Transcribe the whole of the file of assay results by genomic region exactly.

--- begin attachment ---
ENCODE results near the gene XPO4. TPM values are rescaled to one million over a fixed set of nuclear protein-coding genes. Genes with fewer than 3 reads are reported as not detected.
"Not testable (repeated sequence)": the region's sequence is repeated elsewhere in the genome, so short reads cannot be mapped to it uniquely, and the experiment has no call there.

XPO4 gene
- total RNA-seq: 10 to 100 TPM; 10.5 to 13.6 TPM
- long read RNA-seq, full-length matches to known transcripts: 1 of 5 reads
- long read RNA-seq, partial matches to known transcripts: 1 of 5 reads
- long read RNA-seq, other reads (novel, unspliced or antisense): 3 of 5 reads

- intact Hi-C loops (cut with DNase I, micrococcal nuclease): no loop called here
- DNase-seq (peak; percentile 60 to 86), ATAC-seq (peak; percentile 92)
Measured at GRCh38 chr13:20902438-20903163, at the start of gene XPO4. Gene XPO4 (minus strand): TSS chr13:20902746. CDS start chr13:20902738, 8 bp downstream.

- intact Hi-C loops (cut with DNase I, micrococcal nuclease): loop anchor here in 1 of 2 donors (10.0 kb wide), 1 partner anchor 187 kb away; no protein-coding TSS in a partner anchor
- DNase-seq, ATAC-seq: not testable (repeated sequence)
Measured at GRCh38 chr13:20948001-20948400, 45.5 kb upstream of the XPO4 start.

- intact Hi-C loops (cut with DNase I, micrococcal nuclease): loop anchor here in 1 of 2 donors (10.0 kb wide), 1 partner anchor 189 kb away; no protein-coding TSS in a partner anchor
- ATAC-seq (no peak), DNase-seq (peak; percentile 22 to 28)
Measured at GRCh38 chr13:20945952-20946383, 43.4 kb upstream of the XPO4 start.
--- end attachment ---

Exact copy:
ENCODE results near the gene XPO4. TPM values are rescaled to one million over a fixed set of nuclear protein-coding genes. Genes with fewer than 3 reads are reported as not detected.
"Not testable (repeated sequence)": the region's sequence is repeated elsewhere in the genome, so short reads cannot be mapped to it uniquely, and the experiment has no call there.

XPO4 gene
- total RNA-seq: 10 to 100 TPM; 10.5 to 13.6 TPM
- long read RNA-seq, full-length matches to known transcripts: 1 of 5 reads
- long read RNA-seq, partial matches to known transcripts: 1 of 5 reads
- long read RNA-seq, other reads (novel, unspliced or antisense): 3 of 5 reads

- intact Hi-C loops (cut with DNase I, micrococcal nuclease): no loop called here
- DNase-seq (peak; percentile 60 to 86), ATAC-seq (peak; percentile 92)
Measured at GRCh38 chr13:20902438-20903163, at the start of gene XPO4. Gene XPO4 (minus strand): TSS chr13:20902746. CDS start chr13:20902738, 8 bp downstream.

- intact Hi-C loops (cut with DNase I, micrococcal nuclease): loop anchor here in 1 of 2 donors (10.0 kb wide), 1 partner anchor 187 kb away; no protein-coding TSS in a partner anchor
- DNase-seq, ATAC-seq: not testable (repeated sequence)
Measured at GRCh38 chr13:20948001-20948400, 45.5 kb upstream of the XPO4 start.

- intact Hi-C loops (cut with DNase I, micrococcal nuclease): loop anchor here in 1 of 2 donors (10.0 kb wide), 1 partner anchor 189 kb away; no protein-coding TSS in a partner anchor
- ATAC-seq (no peak), DNase-seq (peak; percentile 22 to 28)
Measured at GRCh38 chr13:20945952-20946383, 43.4 kb upstream of the XPO4 start.